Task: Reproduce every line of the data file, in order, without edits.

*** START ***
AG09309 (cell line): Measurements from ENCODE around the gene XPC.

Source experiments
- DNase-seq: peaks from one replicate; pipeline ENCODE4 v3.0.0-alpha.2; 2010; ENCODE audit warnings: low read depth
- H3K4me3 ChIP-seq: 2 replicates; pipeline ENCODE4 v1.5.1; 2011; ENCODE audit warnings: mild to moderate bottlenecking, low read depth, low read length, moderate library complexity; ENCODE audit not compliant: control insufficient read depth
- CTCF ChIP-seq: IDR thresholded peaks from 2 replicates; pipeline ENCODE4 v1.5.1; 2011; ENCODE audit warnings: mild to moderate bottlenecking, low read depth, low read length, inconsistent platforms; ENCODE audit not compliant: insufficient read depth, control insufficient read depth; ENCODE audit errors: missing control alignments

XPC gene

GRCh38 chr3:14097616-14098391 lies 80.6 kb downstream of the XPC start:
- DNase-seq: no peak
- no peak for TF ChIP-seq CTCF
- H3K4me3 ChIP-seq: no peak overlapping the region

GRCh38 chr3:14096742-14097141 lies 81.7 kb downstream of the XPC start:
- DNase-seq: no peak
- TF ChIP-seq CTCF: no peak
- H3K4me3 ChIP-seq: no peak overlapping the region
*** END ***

AG09309 (cell line): Measurements from ENCODE around the gene XPC.

Source experiments
- DNase-seq: peaks from one replicate; pipeline ENCODE4 v3.0.0-alpha.2; 2010; ENCODE audit warnings: low read depth
- H3K4me3 ChIP-seq: 2 replicates; pipeline ENCODE4 v1.5.1; 2011; ENCODE audit warnings: mild to moderate bottlenecking, low read depth, low read length, moderate library complexity; ENCODE audit not compliant: control insufficient read depth
- CTCF ChIP-seq: IDR thresholded peaks from 2 replicates; pipeline ENCODE4 v1.5.1; 2011; ENCODE audit warnings: mild to moderate bottlenecking, low read depth, low read length, inconsistent platforms; ENCODE audit not compliant: insufficient read depth, control insufficient read depth; ENCODE audit errors: missing control alignments

XPC gene

GRCh38 chr3:14097616-14098391 lies 80.6 kb downstream of the XPC start:
- DNase-seq: no peak
- no peak for TF ChIP-seq CTCF
- H3K4me3 ChIP-seq: no peak overlapping the region

GRCh38 chr3:14096742-14097141 lies 81.7 kb downstream of the XPC start:
- DNase-seq: no peak
- TF ChIP-seq CTCF: no peak
- H3K4me3 ChIP-seq: no peak overlapping the region